FINRA Catches Firms Charging Excessive
The Financial Industry Regulatory Authority (FINRA) announced in a news release that five firms have been fined for charging excessive “handling fees.” The firms apparently classified part of the commission charges as “handling fees”, providing additional transaction generated revenue that was deemed excessive by FINRA. During the FINRA investigation, it discovered that the firms involved would routinely charge postage and handling fees of anywhere from a few dollars to $100 on each transaction, producing considerable revenue for the firm. The fees were also deemed to be over and above what the actual routine processing cost would be for the firms. This trend surfaced after the financial market collapsed in 2008 and firms were struggling to make a profit.
The firms that were targeted and fined nearly $1 million by FINRA are as follows:
- Pointe Capital, Incorporated out of Boca Raton, Florida. The handling fee charged to customers was up to $95 for each transaction, plus the commission. The firm was also cited for having inadequate supervisory procedures. Pointe Capital was fined $300,000. Pointe capital is now known as JHS Capital Advisors Incorporated, after being bought out by a group headed by John Sykes. Sykes was the former chairman of the now defunct Gunn Allen Financial, which was decimated by its involvement with private placement offerings by Provident Royalties and Medical Capital Holdings.
- John Thomas Financial out of New York, New York. The handling fee charged to its customers was up to $75 for each transaction, plus the commission. The firm was cited for a litany of other deficiencies, including inadequate complaint reporting, inadequate supervisory controls and certifications, inadequate supervisory controls and recordkeeping and making changes in its business operations without first seeking approval from FINRA. John Thomas was fined $275,000.
- First Midwest Securities Incorporated out of Bloomington, Illinois. The handling fee was up to $99 for each transaction, plus the commission. FINRA also cited the firm for inadequate written supervisory procedures and unfair and unreasonable markups and markdowns. First Midwest was fined $150,000.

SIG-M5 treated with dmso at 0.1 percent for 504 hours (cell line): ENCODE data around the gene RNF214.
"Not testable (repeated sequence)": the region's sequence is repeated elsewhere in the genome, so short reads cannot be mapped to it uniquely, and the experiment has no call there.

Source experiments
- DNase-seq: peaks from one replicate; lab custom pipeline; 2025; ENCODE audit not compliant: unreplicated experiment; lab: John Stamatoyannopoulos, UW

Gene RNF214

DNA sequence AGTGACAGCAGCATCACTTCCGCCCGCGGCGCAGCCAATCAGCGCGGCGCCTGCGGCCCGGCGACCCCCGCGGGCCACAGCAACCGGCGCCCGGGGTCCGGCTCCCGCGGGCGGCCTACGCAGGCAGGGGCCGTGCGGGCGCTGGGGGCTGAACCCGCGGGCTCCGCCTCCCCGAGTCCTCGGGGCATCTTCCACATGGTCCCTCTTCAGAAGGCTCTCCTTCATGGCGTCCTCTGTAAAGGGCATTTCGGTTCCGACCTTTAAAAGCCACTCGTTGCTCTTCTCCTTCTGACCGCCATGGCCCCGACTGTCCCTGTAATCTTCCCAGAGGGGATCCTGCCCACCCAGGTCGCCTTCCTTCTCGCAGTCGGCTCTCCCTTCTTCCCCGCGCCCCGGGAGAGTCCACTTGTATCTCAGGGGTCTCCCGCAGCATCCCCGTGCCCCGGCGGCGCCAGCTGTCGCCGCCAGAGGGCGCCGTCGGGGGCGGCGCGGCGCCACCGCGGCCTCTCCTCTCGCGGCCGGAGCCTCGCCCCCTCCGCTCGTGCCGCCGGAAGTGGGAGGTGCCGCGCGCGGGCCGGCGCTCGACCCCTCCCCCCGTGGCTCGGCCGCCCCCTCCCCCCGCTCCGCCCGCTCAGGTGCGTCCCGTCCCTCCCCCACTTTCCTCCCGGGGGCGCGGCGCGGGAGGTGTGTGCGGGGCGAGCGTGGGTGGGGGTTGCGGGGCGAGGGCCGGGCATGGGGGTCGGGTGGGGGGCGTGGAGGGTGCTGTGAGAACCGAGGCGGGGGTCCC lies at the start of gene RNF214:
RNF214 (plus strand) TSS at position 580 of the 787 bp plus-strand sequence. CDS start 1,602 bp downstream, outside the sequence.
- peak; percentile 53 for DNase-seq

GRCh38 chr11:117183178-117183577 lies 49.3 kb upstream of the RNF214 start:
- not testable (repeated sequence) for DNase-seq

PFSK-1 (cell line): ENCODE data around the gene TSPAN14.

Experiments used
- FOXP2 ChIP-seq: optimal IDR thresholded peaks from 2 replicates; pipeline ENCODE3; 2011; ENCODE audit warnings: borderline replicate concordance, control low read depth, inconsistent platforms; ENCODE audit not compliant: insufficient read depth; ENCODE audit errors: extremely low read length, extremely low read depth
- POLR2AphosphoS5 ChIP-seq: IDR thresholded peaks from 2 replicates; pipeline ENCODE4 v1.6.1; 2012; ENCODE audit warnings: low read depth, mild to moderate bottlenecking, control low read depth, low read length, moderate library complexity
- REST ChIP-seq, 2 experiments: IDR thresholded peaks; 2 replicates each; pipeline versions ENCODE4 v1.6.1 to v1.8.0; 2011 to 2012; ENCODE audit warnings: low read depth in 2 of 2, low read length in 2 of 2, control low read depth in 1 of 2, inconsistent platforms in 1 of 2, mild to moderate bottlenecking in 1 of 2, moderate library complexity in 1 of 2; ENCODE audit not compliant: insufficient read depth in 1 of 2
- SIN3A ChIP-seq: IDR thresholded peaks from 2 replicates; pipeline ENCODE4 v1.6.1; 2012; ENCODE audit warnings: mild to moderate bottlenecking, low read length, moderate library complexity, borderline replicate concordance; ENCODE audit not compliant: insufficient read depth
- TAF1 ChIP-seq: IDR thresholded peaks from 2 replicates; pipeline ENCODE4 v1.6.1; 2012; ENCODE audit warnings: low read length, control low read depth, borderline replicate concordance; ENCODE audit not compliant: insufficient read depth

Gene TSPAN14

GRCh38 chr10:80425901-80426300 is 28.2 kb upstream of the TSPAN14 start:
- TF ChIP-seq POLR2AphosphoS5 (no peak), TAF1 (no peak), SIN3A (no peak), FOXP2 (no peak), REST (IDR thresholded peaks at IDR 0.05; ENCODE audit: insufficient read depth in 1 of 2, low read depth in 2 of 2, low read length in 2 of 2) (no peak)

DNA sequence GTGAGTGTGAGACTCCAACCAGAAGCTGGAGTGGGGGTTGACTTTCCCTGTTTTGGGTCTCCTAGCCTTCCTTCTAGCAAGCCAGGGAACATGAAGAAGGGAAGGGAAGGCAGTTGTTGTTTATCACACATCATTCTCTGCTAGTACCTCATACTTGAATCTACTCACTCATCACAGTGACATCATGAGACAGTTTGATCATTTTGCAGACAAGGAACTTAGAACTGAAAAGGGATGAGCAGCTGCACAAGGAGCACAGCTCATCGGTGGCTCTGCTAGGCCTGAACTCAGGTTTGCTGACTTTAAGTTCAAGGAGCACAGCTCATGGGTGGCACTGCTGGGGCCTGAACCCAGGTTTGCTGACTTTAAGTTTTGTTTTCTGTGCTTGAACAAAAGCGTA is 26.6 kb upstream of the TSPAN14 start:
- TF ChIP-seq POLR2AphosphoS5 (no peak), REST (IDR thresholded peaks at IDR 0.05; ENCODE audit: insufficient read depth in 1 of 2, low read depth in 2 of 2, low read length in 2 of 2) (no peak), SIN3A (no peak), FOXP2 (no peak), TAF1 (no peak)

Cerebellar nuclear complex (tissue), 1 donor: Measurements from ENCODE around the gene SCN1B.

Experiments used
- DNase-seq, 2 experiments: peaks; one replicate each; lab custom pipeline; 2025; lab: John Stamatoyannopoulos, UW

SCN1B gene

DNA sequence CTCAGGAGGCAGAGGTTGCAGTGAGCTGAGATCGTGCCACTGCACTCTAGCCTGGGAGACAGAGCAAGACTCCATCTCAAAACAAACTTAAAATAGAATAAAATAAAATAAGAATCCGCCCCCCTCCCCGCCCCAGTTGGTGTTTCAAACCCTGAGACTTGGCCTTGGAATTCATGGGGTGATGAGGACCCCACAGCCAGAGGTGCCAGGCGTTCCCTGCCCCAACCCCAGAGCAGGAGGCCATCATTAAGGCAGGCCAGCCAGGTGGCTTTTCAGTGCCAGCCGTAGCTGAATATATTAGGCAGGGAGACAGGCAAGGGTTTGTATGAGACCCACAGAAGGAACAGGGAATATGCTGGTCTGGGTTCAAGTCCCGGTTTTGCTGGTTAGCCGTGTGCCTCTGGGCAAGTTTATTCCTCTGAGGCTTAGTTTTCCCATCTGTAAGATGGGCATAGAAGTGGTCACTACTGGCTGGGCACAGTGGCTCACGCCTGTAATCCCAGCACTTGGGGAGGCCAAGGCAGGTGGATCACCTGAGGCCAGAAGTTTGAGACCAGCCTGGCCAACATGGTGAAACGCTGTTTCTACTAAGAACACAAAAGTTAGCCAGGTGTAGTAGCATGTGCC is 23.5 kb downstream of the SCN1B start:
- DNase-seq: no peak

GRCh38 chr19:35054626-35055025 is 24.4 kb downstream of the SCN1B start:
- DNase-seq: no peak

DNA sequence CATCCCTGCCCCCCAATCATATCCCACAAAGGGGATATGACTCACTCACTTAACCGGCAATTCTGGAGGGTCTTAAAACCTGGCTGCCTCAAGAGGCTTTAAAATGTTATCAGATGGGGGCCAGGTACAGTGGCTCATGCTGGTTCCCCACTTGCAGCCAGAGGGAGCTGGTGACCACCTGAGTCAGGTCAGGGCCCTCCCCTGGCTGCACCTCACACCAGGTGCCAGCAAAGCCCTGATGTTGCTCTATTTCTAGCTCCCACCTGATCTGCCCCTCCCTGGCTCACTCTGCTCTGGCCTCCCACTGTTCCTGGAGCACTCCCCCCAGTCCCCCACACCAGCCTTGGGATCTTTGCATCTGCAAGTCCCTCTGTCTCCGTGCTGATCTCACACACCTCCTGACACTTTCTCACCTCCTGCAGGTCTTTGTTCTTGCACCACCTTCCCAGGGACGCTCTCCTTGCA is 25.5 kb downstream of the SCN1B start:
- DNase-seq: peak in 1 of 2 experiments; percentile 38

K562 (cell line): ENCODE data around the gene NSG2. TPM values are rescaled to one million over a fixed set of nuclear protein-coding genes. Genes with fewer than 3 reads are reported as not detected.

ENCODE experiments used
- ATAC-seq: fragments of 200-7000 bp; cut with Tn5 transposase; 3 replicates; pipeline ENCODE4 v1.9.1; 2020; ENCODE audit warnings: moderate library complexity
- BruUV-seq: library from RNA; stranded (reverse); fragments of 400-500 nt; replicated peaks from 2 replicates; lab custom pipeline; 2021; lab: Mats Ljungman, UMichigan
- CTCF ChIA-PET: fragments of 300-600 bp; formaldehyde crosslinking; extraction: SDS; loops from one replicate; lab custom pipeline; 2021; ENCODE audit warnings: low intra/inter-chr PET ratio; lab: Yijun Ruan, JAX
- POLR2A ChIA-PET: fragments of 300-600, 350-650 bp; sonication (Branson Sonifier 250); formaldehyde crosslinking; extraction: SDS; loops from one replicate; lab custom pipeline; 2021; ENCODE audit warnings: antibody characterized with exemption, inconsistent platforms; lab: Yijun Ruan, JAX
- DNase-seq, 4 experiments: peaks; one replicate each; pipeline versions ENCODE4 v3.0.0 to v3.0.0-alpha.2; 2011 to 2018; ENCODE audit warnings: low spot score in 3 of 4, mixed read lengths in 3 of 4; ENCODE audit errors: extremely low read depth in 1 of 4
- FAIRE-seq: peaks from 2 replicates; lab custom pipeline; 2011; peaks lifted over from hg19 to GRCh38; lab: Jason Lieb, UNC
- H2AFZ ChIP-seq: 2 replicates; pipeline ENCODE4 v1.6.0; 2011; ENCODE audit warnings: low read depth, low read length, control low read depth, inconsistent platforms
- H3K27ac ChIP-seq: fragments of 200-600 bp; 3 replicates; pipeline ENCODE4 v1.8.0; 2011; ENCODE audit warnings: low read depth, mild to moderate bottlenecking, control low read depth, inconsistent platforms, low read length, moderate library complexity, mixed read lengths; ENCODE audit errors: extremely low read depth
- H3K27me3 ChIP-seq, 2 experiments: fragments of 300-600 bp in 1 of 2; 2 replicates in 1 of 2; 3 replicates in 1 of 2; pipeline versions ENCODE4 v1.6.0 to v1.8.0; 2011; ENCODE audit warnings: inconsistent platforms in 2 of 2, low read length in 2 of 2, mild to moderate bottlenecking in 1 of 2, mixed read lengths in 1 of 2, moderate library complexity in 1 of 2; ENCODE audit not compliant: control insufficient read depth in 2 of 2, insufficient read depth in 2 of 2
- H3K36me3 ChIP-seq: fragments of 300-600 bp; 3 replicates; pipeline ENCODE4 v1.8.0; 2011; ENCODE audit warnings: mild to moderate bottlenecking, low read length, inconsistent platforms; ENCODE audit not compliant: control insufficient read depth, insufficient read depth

- A&F Financial Securities Incorporated out of Syosset, New York. The handling charges were up to $65 per transaction in addition to the commission. FINRA cited the firm for having inadequate supervisory procedures and failing to comply with required continuing education. A&F was fined $125,000.
- Salomon Whitney LLC out of Babylon Village, New York. The handling fees charged to its customers was as high as $69 for each transaction, plus the commission. Salomon was fined $60,000.
Each of the firms agreed with FINRA to initiate changes regarding the handling fee charges to customers’ accounts, among other corrective measures concerning supervisory issues, recordkeeping, continuing education and mark ups and mark downs.
The FINRA Executive Vice president and Chief of Enforcement, Brad Bennett, said, “Trade confirmations and fee schedules must clearly reflect commission charges, and firms cannot disguise commissions by improperly describing them as charges for ancillary services. FINRA will continue to look closely at any firms that engage in these practices.”
FINRA Chief Richard Ketchum said, “We are taking a close look at excess charges for routine services which some firms appear to be treating as an additional de facto commission.”